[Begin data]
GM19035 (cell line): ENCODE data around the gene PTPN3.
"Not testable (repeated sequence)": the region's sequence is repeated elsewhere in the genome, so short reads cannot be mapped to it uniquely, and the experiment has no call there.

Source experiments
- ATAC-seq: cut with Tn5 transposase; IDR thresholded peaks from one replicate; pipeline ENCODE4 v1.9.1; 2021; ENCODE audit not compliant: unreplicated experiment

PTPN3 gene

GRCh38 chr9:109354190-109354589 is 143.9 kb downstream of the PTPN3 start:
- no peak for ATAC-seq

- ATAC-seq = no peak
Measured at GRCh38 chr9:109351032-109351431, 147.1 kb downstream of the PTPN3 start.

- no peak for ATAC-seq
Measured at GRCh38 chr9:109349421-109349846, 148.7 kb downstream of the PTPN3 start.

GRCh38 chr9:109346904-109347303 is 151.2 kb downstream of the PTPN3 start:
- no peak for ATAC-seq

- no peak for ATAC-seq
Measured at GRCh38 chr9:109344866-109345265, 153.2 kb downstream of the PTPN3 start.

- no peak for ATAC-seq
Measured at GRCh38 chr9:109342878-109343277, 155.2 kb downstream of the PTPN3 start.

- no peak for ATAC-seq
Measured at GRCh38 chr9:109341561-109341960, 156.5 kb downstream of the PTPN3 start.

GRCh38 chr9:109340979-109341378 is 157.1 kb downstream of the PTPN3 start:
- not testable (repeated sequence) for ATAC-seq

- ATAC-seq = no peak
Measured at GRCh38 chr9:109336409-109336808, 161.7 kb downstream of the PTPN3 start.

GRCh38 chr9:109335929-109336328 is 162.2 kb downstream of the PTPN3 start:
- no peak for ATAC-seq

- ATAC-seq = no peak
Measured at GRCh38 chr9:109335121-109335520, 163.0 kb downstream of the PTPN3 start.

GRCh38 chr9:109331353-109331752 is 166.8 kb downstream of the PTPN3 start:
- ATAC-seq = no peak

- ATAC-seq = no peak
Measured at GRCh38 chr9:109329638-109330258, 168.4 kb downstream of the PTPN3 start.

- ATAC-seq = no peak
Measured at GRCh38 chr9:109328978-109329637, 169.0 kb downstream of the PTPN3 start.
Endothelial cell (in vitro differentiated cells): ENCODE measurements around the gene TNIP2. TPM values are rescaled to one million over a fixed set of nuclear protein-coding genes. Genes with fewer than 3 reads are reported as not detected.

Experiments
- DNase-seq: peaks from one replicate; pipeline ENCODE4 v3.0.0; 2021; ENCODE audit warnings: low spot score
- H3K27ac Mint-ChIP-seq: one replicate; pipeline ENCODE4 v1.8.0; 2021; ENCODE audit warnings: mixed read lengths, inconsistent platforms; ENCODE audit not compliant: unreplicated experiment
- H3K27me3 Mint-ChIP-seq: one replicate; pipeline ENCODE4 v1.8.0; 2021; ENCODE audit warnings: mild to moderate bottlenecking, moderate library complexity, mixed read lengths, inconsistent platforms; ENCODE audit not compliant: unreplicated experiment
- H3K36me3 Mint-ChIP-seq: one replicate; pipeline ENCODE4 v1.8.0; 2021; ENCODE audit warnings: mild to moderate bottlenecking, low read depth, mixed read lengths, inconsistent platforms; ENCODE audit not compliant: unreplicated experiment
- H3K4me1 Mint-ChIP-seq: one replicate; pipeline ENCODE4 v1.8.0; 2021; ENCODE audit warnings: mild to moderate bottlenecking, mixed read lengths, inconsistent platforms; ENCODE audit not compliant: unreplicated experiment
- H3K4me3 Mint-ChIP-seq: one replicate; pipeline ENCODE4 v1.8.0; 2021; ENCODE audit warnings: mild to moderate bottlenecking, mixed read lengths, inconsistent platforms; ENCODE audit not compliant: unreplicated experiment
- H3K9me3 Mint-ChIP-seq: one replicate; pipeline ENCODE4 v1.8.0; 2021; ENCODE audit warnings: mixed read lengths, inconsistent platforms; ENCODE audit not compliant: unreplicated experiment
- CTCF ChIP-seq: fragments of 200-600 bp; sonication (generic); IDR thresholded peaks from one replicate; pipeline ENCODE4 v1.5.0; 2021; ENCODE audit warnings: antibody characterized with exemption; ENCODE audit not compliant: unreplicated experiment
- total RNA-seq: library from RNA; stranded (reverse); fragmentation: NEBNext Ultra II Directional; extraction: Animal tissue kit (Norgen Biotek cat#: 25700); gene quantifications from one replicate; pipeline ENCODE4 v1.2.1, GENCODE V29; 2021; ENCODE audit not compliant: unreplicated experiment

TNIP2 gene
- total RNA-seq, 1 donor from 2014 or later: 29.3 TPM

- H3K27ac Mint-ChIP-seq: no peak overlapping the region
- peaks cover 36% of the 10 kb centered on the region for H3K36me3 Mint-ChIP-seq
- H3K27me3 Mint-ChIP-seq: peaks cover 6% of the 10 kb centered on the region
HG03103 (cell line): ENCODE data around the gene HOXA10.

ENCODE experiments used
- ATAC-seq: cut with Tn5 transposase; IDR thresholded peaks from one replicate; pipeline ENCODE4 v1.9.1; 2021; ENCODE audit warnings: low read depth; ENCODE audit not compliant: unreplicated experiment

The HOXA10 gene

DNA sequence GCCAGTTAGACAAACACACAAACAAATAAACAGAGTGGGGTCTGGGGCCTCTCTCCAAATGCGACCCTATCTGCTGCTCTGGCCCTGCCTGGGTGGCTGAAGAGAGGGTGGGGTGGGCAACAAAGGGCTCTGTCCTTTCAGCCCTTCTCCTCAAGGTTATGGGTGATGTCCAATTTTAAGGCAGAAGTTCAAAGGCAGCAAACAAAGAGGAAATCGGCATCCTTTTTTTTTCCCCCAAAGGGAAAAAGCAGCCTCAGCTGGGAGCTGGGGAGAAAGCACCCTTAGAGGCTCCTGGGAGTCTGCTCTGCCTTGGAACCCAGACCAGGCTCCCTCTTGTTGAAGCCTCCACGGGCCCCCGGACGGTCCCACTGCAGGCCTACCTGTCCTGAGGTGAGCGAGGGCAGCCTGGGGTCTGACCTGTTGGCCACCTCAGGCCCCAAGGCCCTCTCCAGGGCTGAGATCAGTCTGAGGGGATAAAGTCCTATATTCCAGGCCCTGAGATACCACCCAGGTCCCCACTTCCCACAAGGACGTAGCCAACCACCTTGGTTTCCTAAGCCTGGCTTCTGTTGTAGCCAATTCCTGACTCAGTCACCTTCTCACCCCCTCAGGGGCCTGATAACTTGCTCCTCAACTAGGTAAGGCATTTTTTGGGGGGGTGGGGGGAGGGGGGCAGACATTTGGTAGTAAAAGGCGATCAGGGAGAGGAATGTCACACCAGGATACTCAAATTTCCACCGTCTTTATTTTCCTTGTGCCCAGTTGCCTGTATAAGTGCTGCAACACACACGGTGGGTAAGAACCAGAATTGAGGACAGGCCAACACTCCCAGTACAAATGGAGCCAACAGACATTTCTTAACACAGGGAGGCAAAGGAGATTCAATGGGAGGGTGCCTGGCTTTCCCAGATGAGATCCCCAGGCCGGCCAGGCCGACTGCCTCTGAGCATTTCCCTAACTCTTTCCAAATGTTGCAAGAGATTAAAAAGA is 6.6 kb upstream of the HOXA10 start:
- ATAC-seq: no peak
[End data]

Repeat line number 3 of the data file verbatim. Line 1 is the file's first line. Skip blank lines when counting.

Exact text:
Source experiments